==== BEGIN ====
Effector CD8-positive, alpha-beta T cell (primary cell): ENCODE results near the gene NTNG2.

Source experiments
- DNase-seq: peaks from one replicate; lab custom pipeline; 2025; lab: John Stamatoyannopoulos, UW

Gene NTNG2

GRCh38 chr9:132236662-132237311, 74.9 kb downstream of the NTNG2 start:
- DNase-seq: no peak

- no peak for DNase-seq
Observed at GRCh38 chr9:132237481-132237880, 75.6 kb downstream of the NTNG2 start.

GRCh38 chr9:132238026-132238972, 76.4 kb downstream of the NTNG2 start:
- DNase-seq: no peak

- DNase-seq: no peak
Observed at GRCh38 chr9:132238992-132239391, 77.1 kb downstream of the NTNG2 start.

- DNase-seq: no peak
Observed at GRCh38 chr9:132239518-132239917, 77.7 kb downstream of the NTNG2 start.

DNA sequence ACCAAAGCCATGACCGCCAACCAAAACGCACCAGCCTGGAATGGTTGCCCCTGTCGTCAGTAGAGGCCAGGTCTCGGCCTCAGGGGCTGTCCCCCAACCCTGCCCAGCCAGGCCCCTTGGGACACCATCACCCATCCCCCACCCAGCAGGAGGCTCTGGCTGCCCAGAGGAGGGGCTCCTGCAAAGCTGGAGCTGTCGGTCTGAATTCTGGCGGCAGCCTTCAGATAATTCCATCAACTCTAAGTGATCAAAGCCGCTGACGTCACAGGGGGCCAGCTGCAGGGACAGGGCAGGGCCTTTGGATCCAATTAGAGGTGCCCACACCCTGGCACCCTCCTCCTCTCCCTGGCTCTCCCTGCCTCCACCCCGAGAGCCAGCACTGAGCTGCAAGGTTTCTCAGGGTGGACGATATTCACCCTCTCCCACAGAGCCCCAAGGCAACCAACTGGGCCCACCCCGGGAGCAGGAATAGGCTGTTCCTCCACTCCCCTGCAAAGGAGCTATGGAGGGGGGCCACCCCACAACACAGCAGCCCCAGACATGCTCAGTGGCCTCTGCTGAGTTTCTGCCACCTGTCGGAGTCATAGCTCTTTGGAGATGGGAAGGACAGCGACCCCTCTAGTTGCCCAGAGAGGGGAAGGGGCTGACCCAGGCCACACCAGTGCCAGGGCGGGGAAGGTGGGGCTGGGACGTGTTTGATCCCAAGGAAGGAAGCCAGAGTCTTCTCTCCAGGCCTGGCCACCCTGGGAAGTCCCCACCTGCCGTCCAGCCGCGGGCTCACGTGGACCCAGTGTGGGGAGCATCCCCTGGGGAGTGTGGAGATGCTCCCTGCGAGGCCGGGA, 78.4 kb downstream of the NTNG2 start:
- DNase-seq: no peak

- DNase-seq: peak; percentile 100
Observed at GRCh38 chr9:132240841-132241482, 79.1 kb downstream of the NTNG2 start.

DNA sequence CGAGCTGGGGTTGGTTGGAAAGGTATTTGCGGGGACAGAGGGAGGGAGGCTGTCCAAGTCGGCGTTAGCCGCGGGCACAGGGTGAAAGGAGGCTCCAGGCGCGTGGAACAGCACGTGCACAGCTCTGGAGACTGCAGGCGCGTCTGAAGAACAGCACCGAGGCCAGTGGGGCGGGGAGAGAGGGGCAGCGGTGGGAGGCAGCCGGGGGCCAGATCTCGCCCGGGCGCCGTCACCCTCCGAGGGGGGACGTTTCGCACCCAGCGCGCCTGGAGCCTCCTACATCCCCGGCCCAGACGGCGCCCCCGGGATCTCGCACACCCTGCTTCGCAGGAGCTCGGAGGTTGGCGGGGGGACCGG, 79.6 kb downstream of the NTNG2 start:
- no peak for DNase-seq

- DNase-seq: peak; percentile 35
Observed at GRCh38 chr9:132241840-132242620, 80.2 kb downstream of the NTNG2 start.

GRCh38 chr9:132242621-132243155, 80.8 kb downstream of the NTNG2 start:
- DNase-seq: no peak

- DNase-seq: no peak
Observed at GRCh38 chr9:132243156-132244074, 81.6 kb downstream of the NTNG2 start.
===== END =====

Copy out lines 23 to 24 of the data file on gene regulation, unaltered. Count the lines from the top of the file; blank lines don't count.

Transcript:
GRCh38 chr9:132242621-132243155, 80.8 kb downstream of the NTNG2 start:
- DNase-seq: no peak